The business world can be a very cut-throat arena when the competition gets stiff. Often, people may turn to not-so-legal dealings in a bid to get even a slight advantage over their competitors. And in this modern era, the bid will more than likely involve the use of a computer. Hence, the Computer Fraud and Abuse Act (CFAA), an intended deterrent against using technology for nefarious purposes. Yes, the CFAA seeks to protect enterprises as well as individuals.
Introduction to CFAA
Congress passed the Computer Fraud and Abuse Actin 1986. It was an amendment to an existing computer fraud law, further amended several times since. This broad law seeks to prohibit a range of computer-and network-related activities deemed illegal. Among them: accessing a computer without authorization, trafficking in passwords and access information, and extortion involving computers.
Overview of the law
As mentioned, the CFAA is a broad law. It lists the following activities as illegal:
- accessing national security information,
- compromising confidentiality,
- accessing a government computer without authorization,
- getting access to defraud and obtain value,
- causing damage to a computer or information,
- trafficking in passwords and access information,
- and threatening to damage a computer.
CFAA’s original intent was to cover protected computers only, such as those in the federal system. But it now extends to ordinary computers and mobile phones as well. That’s in keeping with the nature of modern-day communication and technological advancements,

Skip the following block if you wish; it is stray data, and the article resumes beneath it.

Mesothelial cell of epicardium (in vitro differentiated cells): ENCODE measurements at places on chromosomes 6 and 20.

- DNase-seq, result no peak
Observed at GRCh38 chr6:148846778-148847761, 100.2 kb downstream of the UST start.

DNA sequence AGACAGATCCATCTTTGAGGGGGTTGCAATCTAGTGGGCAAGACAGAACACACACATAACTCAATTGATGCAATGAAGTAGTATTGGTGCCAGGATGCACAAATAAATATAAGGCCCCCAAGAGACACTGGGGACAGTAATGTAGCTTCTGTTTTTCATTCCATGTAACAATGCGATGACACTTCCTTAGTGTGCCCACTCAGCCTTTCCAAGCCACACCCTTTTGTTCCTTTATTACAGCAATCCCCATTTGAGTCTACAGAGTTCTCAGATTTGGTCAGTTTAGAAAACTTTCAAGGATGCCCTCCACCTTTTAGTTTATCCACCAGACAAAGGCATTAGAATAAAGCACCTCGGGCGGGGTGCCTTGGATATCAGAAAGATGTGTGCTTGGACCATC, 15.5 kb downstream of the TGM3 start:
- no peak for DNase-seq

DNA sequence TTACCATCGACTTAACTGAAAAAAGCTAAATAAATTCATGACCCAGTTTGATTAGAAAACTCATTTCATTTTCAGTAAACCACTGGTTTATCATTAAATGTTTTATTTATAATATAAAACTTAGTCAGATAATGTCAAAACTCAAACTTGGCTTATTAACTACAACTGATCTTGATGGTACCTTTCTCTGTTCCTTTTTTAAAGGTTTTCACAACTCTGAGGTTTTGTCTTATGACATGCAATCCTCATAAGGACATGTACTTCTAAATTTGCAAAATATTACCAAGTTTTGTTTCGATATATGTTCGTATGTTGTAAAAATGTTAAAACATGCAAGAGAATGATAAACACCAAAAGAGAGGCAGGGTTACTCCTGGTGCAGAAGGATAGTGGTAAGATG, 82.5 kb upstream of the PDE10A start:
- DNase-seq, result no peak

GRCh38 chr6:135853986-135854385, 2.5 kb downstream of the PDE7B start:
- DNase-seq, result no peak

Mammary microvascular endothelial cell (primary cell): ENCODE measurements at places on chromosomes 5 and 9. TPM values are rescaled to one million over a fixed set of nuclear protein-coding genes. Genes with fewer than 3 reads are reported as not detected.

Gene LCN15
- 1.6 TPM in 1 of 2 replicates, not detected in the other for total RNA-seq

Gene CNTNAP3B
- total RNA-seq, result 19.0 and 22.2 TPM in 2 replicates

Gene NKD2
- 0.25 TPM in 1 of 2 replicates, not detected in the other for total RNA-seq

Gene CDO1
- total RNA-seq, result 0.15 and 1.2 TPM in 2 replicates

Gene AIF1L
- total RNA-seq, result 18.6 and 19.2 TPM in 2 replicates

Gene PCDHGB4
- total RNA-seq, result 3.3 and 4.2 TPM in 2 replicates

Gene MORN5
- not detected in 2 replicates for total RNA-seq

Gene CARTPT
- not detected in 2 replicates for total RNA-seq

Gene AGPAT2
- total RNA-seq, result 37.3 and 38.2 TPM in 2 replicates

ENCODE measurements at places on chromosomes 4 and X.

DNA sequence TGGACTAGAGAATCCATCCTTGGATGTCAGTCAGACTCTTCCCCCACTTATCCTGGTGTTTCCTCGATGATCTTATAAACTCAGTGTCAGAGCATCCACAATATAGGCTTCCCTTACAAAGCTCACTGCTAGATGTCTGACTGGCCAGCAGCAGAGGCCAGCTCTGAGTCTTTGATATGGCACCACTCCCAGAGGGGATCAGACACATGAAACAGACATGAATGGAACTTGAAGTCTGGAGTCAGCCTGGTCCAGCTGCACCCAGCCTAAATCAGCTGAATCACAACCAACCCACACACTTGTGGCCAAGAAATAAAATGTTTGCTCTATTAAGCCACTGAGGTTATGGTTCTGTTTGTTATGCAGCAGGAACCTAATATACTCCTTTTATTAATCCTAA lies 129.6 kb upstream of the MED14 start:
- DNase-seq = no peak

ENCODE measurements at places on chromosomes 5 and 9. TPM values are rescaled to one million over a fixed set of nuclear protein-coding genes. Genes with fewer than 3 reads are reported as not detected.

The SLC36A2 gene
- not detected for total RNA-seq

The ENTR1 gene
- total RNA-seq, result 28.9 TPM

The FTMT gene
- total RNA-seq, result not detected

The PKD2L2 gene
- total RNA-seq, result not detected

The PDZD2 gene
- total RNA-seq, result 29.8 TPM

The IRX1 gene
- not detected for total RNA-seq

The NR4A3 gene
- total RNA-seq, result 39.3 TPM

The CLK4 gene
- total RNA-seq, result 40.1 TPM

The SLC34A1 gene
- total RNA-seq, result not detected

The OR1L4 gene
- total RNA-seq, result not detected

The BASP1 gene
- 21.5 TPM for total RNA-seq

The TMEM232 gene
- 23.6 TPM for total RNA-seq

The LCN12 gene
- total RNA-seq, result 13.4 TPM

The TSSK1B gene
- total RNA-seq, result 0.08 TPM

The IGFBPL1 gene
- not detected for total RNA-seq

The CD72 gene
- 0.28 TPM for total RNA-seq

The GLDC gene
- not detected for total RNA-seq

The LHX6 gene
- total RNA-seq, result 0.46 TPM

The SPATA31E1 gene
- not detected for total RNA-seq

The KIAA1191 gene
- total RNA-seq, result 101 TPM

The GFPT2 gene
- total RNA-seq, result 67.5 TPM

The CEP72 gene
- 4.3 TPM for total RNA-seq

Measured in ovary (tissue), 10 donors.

Consequences of violating the act
The penalties for committing any of the abovementioned activities will vary. For example, illegally accessing classified information will get you charged with a felony. Accessing financial records or government computers is considered a misdemeanor. Felony convictions are punishable with either a fine or a sentence of up to 10 years, or both. A second conviction is punishable with either a fine or a sentence of not more than 20 years, or both.
One of the biggest arguments against the CFAA has been that it is not clear, but wide-open to interpretation. Cases such as United States v. Drew and United States vs. Nosal prompted arguments that some legal actions were wrongly interpreted as illegal computer access. Prosecutors were thought to be twisting the Act to suit their own agendas. Often, for example, prosecutors suggest that violation of private agreements is tantamount to violating the CFAA. Critics of this Act also argue against what they see as its excessive penalties. First-time offenders faced up to five years behind bars for accessing computers without adequate authorization.
A clearer, less punitive definition of unauthorized access has emerged from a recent appellate court decision in HiQ Labs vs. LinkedIn (September 2019). For details of the issues and outcome in that case, see our article Web Scraping and CFAA – A Big Step Toward Clarity.
Staying on the right side
Every law written by human beings will inevitably face opposition, however much legal weight it may hold. The Computer Fraud and Abuse Act arose from the need to protect enterprises, governments, and individuals from criminal use of technology. It has its merits, but it also has several ambiguous provisions that have aroused controversy over the years. However, regardless of what one may think of this Act, the knowledge of it is imperative. It affects everyone who uses a computer and accesses the Internet, which is just about everyone.
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